Samoa’s National Human Rights Institution launches its first State of Human Rights Report

The Office of the Ombudsman as the National Human Rights Institution (NHRI) launched its first State of Human Rights Report to Parliament last night. The report highlights the nature and extent of human rights issues experienced in Samoa.

The report dispels misconceptions that currently exist in Samoa about the nature and purpose of human rights and discusses the relationship between Fa’asamoa and the international human rights system, including the relationship between individual and community rights.

As the Ombudsman stated, “This report is very much for Samoa by Samoa … the weaving together of Fa’asamoa and human rights principles will make a stronger and more harmonious society.”

The report further explores the Fa’asamoa principles of equality, respect and protection, which complement basic human rights in international law, and the relationship between these principles and the bigger picture issues which form the basis of the report, namely, the equality, respect and protection of vulnerable populations; all aspects of health; environmental health; and religious and economic freedoms.

The main focus of the report is the need for better safeguards for equality and respect for women, children, people with disabilities (PWDs) and prisoners. It was clear from the research and outreach the NHRI conducted that these groups are the most vulnerable in Samoan society and the most in need of stronger human rights protections.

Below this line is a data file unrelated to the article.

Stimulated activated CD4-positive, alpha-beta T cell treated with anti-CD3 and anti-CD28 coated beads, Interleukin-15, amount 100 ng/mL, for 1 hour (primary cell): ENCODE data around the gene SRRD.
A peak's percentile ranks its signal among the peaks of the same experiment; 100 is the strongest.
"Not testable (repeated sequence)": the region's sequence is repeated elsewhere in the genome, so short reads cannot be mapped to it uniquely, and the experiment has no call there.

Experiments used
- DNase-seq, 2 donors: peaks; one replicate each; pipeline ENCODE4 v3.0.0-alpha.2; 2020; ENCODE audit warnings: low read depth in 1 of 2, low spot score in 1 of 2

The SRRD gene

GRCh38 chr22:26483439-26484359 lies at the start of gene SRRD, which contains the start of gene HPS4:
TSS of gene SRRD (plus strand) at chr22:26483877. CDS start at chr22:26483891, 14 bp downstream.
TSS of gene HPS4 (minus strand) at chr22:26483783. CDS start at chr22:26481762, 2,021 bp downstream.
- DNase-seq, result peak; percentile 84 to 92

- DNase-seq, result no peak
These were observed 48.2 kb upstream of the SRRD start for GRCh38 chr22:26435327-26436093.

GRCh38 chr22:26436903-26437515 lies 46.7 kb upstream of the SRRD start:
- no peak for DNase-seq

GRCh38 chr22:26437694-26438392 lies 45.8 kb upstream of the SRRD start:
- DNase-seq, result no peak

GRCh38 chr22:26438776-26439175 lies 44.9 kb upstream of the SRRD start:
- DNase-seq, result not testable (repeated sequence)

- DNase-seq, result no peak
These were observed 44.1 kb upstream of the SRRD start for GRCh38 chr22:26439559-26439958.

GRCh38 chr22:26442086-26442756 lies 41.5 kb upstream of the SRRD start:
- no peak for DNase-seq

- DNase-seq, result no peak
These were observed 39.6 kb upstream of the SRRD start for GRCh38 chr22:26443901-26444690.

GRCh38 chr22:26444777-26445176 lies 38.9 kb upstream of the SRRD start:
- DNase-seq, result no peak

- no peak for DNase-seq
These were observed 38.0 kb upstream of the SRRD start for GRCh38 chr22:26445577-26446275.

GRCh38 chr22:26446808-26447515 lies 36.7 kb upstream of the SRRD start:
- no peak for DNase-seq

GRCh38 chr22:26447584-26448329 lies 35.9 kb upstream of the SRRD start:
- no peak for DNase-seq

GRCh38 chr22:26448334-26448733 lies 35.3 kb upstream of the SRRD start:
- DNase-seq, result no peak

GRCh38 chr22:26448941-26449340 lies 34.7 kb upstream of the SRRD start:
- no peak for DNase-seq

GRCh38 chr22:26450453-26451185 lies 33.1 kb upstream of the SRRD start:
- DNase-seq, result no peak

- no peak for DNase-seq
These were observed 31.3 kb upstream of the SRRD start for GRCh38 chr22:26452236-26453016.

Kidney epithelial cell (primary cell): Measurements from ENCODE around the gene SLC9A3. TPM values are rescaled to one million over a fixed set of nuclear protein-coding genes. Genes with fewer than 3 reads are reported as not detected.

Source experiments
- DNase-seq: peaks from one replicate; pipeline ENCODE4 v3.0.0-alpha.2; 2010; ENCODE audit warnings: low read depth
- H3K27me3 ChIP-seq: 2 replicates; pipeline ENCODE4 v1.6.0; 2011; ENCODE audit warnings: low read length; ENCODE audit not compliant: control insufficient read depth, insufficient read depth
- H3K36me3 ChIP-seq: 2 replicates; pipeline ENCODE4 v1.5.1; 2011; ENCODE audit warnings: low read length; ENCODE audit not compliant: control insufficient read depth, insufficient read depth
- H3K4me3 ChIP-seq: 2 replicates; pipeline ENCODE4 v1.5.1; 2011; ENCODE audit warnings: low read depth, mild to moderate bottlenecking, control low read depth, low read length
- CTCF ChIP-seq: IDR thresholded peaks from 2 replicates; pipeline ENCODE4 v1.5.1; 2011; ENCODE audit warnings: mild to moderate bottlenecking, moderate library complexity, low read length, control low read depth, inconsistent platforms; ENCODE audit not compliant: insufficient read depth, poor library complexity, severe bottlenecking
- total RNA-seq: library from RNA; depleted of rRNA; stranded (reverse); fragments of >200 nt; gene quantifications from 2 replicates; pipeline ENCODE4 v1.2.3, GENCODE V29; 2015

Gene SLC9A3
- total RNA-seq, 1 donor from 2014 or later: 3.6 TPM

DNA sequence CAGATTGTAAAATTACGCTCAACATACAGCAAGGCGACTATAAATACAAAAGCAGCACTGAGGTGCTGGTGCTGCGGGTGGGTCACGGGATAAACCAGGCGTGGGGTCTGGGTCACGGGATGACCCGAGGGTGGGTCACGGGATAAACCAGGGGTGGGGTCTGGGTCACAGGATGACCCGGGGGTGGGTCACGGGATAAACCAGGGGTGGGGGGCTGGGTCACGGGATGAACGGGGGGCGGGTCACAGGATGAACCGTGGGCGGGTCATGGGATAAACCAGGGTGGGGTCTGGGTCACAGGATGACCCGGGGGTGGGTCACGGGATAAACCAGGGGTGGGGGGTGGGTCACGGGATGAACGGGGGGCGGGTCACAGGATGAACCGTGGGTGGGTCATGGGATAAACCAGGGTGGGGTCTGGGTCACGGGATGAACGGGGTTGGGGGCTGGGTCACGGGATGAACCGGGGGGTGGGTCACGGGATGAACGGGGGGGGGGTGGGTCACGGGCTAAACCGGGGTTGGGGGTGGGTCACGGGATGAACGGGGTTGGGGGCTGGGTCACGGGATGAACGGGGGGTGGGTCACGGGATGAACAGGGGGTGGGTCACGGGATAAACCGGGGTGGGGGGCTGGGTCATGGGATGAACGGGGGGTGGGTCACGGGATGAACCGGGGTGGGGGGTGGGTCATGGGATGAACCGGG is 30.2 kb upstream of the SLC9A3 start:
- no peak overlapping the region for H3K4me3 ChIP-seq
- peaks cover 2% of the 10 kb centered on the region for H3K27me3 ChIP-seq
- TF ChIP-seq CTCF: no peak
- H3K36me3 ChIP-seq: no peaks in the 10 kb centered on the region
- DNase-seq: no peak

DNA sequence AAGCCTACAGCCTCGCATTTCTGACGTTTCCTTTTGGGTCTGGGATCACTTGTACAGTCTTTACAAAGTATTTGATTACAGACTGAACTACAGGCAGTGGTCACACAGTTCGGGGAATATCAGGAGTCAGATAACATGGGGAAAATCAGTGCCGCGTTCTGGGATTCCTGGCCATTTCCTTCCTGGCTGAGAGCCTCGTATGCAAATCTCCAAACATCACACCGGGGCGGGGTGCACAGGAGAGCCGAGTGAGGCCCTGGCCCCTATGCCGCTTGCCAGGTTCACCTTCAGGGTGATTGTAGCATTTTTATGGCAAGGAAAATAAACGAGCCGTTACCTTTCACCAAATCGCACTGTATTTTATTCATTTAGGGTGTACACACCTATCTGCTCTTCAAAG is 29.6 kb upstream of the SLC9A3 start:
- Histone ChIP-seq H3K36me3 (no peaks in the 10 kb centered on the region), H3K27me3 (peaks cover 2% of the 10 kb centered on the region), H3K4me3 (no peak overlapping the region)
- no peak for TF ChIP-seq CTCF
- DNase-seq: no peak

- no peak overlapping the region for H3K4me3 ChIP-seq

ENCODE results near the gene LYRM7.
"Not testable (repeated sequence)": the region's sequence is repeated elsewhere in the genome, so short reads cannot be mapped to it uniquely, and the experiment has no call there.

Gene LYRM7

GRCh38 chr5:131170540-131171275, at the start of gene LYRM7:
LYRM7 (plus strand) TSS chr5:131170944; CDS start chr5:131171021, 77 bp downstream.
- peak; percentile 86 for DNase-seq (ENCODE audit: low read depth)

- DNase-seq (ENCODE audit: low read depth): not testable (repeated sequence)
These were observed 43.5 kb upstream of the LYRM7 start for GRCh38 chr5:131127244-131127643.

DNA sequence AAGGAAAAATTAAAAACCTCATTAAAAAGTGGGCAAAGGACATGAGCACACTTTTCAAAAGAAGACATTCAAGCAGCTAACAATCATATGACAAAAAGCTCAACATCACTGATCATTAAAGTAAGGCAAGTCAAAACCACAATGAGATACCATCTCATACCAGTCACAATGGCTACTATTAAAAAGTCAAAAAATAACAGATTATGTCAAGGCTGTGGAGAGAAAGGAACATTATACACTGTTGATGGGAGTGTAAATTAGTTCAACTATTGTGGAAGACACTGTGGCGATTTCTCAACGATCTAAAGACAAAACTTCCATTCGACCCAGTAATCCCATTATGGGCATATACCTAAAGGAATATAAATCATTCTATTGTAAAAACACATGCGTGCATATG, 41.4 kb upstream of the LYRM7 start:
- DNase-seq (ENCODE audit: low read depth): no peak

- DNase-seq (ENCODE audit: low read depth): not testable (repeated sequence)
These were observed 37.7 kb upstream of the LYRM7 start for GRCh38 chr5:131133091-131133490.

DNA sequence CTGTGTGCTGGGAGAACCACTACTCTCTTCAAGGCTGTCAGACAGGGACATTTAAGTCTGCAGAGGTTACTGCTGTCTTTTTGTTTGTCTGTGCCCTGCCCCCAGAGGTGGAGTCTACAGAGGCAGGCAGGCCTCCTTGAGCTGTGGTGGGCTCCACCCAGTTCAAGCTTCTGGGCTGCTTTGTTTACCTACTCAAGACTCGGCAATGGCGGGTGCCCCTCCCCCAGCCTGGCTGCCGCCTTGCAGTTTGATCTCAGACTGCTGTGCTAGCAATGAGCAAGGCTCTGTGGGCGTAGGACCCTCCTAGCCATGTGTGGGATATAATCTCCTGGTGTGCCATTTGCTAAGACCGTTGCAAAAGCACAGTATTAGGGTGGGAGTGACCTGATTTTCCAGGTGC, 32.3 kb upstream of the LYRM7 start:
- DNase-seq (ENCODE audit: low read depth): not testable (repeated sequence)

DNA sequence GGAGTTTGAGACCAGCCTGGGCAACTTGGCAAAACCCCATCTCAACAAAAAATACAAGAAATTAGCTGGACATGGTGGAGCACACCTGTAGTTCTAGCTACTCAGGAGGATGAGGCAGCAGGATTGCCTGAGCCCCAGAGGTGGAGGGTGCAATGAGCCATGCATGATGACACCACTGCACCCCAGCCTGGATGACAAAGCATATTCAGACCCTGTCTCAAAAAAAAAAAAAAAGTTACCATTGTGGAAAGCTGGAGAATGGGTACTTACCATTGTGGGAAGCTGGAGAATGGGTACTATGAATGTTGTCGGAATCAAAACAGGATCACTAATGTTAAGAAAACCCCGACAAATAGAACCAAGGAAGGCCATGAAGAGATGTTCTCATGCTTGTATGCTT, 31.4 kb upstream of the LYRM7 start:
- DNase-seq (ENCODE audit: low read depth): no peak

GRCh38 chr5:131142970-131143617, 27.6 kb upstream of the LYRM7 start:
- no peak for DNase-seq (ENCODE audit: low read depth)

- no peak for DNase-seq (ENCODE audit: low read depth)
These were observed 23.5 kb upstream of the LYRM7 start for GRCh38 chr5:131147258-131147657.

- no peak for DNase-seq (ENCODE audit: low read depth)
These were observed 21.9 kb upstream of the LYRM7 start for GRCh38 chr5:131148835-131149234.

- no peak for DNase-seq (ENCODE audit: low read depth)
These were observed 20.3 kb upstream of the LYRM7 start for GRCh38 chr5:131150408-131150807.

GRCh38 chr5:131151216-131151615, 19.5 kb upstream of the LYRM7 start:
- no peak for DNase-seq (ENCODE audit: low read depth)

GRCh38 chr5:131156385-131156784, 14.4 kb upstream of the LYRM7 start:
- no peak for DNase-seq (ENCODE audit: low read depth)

The report concludes with a discussion of the emerging issues of mental health and freedom of speech. Also contained within the report are a number of recommendations made to relevant Government ministries and agencies in order to better strengthen human rights protections for the people of Samoa.

The report was formally launched by Prime Minister Tuilaepa Sa’ilele Malielegaoi who commended the NHRI on its work and called for the formation of a Parliamentary Committee tasked with following up on the report’s recommendations. The Prime Minister also urged relevant government ministries to implement the report’s recommendations. Also in attendance at the launch were representatives from Government ministries, civil society, community groups and international organizations who all provided valuable input which underpinned the findings of the report.

The Ombudsman echoed the Prime Minister’s comments, thanked the government and civil society for their cooperation, and stated that it was in “this spirit of cooperation that we [the NHRI] seek to work with all stakeholders to ensure that human rights are protected for everyone in Samoa.”  

The Status of Human Rights Report will be debated when Parliament is next in session. It is available on the Office of the Ombudsman’s website –

If you have any questions regarding the report please contact Tracey Mikaele or Bronwen Burfitt on +685 25394 at the Ombudsman Office, Level 5 Central Bank Building.